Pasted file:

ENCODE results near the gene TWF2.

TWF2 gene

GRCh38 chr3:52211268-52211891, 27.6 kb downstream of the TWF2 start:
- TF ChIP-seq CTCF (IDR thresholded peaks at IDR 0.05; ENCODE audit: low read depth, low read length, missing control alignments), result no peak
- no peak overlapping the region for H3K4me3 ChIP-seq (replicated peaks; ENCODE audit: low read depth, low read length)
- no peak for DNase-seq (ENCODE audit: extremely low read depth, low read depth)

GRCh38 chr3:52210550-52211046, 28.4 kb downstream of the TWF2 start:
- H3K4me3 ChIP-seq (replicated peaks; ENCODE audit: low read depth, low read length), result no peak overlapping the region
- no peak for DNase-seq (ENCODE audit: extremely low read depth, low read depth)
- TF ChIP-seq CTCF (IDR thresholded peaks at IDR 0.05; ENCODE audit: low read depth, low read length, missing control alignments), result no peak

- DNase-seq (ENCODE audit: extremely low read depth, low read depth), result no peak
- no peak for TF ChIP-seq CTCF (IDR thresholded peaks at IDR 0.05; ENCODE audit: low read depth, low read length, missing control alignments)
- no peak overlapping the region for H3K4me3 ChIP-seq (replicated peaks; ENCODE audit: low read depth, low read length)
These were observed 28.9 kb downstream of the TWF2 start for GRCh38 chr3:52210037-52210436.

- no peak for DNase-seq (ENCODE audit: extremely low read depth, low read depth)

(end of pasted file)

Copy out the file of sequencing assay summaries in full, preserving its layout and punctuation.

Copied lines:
ENCODE results near the gene TWF2.

TWF2 gene

GRCh38 chr3:52211268-52211891, 27.6 kb downstream of the TWF2 start:
- TF ChIP-seq CTCF (IDR thresholded peaks at IDR 0.05; ENCODE audit: low read depth, low read length, missing control alignments), result no peak
- no peak overlapping the region for H3K4me3 ChIP-seq (replicated peaks; ENCODE audit: low read depth, low read length)
- no peak for DNase-seq (ENCODE audit: extremely low read depth, low read depth)

GRCh38 chr3:52210550-52211046, 28.4 kb downstream of the TWF2 start:
- H3K4me3 ChIP-seq (replicated peaks; ENCODE audit: low read depth, low read length), result no peak overlapping the region
- no peak for DNase-seq (ENCODE audit: extremely low read depth, low read depth)
- TF ChIP-seq CTCF (IDR thresholded peaks at IDR 0.05; ENCODE audit: low read depth, low read length, missing control alignments), result no peak

- DNase-seq (ENCODE audit: extremely low read depth, low read depth), result no peak
- no peak for TF ChIP-seq CTCF (IDR thresholded peaks at IDR 0.05; ENCODE audit: low read depth, low read length, missing control alignments)
- no peak overlapping the region for H3K4me3 ChIP-seq (replicated peaks; ENCODE audit: low read depth, low read length)
These were observed 28.9 kb downstream of the TWF2 start for GRCh38 chr3:52210037-52210436.

- no peak for DNase-seq (ENCODE audit: extremely low read depth, low read depth)